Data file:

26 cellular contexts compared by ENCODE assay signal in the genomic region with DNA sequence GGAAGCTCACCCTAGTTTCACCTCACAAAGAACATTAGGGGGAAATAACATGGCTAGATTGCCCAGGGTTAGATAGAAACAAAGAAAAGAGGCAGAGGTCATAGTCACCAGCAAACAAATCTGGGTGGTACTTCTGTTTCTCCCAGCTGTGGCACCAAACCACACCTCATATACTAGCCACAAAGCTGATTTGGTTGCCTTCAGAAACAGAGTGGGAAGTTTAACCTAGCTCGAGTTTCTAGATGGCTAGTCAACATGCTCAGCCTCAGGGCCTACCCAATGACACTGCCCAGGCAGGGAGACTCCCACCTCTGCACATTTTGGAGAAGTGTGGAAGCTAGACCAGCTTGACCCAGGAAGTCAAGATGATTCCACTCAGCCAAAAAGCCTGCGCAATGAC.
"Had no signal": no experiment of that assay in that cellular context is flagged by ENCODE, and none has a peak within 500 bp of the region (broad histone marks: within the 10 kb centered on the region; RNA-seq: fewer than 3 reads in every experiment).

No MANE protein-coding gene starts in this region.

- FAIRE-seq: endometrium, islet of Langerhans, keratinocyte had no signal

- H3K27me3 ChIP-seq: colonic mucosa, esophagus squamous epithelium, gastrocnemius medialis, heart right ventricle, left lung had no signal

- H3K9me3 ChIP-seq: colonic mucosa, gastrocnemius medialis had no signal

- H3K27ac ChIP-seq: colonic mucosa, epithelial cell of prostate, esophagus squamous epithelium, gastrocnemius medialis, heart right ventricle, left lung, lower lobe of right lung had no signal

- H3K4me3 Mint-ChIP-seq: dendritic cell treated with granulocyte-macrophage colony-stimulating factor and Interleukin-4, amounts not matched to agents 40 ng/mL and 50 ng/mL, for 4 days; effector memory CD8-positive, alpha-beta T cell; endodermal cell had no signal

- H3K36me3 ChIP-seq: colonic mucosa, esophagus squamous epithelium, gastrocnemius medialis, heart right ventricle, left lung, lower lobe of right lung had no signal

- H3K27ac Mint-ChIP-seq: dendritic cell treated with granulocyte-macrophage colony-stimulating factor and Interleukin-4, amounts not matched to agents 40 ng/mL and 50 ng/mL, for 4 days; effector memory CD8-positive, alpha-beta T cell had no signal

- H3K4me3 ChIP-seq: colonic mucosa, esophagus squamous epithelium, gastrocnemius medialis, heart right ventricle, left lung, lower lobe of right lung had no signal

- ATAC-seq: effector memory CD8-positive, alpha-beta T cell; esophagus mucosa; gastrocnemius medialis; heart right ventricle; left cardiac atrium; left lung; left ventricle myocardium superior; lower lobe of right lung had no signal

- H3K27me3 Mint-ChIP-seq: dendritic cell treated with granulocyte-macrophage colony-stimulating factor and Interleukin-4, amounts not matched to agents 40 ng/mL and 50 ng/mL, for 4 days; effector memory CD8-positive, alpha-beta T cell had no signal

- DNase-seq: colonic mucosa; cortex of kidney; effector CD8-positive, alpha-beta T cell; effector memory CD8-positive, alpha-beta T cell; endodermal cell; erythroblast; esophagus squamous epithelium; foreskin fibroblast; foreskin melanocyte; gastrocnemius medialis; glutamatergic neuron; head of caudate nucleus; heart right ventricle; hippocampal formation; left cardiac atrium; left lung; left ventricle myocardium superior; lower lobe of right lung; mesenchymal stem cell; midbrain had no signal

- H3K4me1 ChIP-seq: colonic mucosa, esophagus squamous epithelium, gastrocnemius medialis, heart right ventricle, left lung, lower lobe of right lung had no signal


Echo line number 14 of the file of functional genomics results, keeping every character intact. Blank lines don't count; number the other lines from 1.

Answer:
- DNase-seq: colonic mucosa; cortex of kidney; effector CD8-positive, alpha-beta T cell; effector memory CD8-positive, alpha-beta T cell; endodermal cell; erythroblast; esophagus squamous epithelium; foreskin fibroblast; foreskin melanocyte; gastrocnemius medialis; glutamatergic neuron; head of caudate nucleus; heart right ventricle; hippocampal formation; left cardiac atrium; left lung; left ventricle myocardium superior; lower lobe of right lung; mesenchymal stem cell; midbrain had no signal